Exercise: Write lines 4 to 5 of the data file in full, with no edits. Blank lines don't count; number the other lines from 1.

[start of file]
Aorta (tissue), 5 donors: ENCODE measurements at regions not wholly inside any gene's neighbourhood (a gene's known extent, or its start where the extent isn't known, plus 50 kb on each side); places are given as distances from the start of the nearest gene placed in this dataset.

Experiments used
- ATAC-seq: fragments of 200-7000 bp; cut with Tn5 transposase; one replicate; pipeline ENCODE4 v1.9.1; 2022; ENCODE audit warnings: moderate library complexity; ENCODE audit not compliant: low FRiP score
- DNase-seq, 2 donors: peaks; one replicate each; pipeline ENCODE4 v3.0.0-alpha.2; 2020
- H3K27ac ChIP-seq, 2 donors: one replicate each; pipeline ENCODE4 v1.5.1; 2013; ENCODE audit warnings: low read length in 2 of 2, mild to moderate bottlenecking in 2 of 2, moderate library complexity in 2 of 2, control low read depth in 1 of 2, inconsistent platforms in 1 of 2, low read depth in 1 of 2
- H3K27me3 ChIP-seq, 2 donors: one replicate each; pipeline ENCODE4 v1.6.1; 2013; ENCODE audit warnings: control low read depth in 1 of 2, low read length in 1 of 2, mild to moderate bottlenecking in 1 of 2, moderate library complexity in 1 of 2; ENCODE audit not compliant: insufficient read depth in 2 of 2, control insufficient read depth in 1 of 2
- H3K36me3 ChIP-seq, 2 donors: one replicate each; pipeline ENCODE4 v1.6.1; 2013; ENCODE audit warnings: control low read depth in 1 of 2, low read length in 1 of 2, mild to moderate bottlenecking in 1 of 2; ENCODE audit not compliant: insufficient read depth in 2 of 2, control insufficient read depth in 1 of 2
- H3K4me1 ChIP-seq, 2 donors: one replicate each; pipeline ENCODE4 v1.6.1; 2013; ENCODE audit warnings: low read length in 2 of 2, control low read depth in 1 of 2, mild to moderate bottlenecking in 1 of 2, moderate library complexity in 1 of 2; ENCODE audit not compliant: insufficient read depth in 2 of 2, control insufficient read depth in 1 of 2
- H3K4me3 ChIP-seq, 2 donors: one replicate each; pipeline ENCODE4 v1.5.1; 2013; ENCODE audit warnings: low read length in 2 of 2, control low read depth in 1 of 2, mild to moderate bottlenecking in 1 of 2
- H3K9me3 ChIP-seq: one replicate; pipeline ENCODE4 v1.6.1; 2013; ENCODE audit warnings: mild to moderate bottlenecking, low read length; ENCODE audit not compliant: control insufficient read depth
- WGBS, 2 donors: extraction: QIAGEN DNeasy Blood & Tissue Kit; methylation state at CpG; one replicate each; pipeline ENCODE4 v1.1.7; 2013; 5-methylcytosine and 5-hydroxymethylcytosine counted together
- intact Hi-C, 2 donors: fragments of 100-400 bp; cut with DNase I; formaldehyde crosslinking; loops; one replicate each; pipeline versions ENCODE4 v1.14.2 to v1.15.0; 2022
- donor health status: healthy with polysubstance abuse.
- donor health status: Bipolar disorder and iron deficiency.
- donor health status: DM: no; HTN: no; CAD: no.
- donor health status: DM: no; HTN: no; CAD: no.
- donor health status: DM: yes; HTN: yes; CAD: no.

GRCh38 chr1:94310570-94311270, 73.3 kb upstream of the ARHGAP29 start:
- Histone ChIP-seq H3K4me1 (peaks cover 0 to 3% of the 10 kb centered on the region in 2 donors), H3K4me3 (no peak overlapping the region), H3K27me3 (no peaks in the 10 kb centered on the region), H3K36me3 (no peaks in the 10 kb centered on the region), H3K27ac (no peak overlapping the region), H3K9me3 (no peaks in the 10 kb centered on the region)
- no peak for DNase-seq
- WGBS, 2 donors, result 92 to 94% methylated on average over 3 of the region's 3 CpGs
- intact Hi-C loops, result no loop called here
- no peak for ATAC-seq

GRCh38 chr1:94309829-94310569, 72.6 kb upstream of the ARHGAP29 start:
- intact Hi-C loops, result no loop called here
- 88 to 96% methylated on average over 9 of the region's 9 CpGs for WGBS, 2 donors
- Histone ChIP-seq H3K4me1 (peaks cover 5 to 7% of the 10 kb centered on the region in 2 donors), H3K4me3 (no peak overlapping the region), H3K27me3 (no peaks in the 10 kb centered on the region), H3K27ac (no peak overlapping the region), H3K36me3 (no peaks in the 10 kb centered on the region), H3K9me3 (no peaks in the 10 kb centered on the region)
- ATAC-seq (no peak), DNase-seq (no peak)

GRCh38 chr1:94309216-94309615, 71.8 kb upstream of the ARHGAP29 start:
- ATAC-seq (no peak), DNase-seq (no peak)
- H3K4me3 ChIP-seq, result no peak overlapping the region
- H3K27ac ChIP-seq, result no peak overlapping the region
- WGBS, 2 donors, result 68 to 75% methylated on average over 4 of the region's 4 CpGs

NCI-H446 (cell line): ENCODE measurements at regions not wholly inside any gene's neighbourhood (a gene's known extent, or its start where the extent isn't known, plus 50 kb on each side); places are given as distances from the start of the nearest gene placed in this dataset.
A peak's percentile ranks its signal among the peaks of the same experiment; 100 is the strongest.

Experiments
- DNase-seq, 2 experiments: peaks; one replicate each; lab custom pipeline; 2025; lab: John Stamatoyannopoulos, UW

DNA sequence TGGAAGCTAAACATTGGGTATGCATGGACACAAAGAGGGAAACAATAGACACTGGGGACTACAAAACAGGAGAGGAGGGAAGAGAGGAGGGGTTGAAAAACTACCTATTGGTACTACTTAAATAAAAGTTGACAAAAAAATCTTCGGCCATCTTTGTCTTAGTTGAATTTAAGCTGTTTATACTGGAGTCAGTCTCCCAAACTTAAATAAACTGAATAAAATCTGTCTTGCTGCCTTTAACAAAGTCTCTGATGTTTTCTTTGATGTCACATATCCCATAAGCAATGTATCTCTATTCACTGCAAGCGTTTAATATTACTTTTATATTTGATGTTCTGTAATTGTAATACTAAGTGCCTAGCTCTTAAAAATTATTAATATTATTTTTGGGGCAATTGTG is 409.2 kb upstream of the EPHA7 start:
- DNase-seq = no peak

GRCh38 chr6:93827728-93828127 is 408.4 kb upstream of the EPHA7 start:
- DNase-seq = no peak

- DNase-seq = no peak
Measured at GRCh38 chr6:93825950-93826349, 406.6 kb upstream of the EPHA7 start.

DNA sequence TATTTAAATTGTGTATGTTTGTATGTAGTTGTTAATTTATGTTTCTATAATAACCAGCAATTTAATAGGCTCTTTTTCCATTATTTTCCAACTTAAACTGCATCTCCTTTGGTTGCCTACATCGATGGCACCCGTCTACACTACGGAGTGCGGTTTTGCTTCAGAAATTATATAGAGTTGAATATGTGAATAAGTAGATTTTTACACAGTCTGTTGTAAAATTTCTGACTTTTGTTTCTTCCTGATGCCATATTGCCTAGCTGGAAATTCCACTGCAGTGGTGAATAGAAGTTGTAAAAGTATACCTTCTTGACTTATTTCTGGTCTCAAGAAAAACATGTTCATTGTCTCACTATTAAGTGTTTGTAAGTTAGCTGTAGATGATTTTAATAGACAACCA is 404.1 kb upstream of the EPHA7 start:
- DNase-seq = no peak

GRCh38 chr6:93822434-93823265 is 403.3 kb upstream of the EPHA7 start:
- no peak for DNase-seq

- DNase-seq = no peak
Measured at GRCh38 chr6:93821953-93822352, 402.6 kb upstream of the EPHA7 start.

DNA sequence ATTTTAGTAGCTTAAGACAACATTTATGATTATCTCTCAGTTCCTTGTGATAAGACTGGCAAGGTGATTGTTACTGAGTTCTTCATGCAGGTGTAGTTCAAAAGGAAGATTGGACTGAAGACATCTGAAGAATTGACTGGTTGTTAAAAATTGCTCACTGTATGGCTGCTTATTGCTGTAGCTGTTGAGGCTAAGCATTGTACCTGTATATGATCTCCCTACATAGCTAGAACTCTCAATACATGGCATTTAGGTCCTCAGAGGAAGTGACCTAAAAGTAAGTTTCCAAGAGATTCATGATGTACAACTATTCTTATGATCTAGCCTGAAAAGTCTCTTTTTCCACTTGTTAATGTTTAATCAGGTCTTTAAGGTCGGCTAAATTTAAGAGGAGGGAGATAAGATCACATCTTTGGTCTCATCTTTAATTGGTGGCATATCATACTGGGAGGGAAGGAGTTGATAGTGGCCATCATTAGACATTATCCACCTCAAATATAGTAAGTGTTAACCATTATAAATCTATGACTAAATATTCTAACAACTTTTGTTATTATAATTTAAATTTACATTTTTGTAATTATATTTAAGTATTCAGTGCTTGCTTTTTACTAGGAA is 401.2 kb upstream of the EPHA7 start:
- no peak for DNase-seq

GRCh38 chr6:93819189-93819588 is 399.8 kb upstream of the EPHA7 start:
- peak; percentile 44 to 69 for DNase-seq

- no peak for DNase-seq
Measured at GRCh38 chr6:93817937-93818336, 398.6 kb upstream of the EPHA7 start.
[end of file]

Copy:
- DNase-seq, 2 donors: peaks; one replicate each; pipeline ENCODE4 v3.0.0-alpha.2; 2020
- H3K27ac ChIP-seq, 2 donors: one replicate each; pipeline ENCODE4 v1.5.1; 2013; ENCODE audit warnings: low read length in 2 of 2, mild to moderate bottlenecking in 2 of 2, moderate library complexity in 2 of 2, control low read depth in 1 of 2, inconsistent platforms in 1 of 2, low read depth in 1 of 2